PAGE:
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LINDSAY, WILLIAM LAUDER (1829–1880), botanist, eldest son of James Lindsay of H.M. Sasine Office, Register House, Edinburgh, by his wife Helen, daughter of Captain Lauder, was born at Edinburgh on 19 Dec. 1829. He was educated at the royal high school, where he was medallist, or dux, of his class in 1844, and again in 1845. He afterwards entered the university of Edinburgh. Although he worked as a clerk in the Register House during the whole of his medical course, he obtained several university prizes, including the medal and first prizes in botany, and other distinctions, found means of collecting a valuable herbarium, and on graduating M.D. in 1852 obtained the highest honours (three stars) for his thesis on the ‘Anatomy, Morphology, and Physiology of the Lichens.’ In 1854, after serving for a year as resident physician of the City Cholera Hospital, Edinburgh, and subsequently as assistant physician in the Crichton Royal Institution, Dumfries, he was appointed medical officer to Murray's Royal Institution for the Insane at Perth. There he combined geological with botanical researches, but made lichens his special study, and published in 1856 his valuable text-book on ‘The History of British Lichens,’ with numerous plates, constituting a first attempt to popularise the subject. For his work in this department of botany he received in 1859 the first Neill gold medal from the Royal Society of Edinburgh. In 1861–2 he visited New Zealand, and received from the New Zealand Exhibition of 1865 a silver medal in recognition of his botanical researches, the fruit of which appeared in 1868 in his ‘Contributions to New Zealand Botany.’ Similar visits to North Germany, Norway, and Iceland were followed in like manner by studies of the flora of those countries. In 1870 Lindsay published his important ‘Memoirs on the Spermogenes and Pycnides of Lichens,’ to which is appended a list of thirty-three contributions to lichenology by the author, which had appeared for the most part either in the ‘Journal of Microscopical Science’ or in the ‘Transactions’ of the Linnean and Royal (Edinburgh) Societies. All the drawings illustrating his works were made by himself. Besides these botanical papers Lindsay published a host of pamphlets on mental disease and other medical subjects, and also on education. His last work, on ‘Mind in the Lower Animals in Health and Disease,’ 1879, which aimed at showing the similarity of mental processes in man and the lower animals, was his best. Lindsay was a great and omnivorous reader, and a most energetic worker. He died at his residence, 3 Hartington Gardens, Edinburgh, on 24 Nov. 1880. Lindsay married, on 26 April 1859, Elizabeth, only daughter of William Paterson Reid, solicitor, of Demerara. One daughter, Marion Jane Robertson, married Dr. Francis Haultain of Edinburgh.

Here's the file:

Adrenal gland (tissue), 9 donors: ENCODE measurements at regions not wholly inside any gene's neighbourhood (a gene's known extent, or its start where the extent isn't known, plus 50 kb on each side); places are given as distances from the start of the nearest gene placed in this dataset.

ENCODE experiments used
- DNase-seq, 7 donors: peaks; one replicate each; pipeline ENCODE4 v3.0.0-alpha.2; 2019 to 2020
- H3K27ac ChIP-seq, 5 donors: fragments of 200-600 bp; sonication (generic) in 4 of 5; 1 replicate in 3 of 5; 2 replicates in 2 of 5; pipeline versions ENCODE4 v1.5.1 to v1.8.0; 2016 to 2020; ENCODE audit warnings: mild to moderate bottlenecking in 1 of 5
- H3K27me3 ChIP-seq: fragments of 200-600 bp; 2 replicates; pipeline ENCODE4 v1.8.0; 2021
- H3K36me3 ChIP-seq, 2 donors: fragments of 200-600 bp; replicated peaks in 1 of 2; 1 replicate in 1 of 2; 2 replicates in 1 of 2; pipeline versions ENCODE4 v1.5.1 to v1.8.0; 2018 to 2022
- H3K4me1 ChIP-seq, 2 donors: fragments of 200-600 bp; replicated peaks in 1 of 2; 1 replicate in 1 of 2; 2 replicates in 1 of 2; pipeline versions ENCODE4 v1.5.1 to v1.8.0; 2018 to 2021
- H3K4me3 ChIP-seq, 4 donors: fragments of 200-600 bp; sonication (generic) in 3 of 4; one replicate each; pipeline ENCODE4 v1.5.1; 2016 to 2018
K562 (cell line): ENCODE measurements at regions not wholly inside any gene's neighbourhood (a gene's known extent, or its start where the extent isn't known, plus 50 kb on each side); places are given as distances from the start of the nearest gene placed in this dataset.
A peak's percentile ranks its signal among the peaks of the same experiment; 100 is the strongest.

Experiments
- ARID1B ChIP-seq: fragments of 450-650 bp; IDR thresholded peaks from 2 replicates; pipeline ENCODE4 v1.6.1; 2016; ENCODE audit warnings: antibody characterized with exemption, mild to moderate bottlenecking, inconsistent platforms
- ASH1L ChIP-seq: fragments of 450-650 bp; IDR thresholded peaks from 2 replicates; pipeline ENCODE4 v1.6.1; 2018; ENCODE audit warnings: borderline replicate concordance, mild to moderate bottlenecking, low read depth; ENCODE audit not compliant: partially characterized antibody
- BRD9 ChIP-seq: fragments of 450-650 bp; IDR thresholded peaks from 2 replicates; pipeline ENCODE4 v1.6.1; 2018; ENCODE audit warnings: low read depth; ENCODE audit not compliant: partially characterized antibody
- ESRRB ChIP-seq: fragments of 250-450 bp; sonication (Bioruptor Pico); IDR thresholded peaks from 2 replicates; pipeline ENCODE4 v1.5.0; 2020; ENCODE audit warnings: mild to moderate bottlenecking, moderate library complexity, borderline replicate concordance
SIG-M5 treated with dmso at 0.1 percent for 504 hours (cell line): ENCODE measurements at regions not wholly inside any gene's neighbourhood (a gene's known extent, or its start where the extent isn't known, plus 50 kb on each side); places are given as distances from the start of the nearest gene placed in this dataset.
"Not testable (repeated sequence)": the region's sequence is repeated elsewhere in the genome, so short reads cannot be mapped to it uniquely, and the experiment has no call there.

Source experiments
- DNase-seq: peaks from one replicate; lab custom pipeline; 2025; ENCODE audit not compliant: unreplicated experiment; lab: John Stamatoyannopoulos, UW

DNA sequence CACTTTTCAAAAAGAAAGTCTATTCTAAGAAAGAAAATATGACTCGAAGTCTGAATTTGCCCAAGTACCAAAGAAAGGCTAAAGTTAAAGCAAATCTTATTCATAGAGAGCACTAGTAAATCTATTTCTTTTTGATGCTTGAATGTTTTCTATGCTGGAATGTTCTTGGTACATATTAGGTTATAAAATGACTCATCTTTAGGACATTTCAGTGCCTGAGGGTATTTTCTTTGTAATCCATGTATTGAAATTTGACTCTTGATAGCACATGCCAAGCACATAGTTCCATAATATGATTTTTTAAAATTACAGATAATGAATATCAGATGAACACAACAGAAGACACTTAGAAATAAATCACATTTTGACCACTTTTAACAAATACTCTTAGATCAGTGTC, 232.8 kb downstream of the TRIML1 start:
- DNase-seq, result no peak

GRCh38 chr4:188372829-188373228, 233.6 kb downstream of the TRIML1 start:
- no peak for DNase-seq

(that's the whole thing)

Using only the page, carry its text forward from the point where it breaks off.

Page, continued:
[Information kindly supplied by Dr. Murray Lindsay, medical superintendent of the Derby County Asylum; Lancet, 1880, ii. 916; Nature, xxiii. 131; Steven's Hist. of the High School, Edinburgh; Proceedings Linnean Soc. 1880–2; Lindsay's Works in Brit. Mus. Library.]

T. S.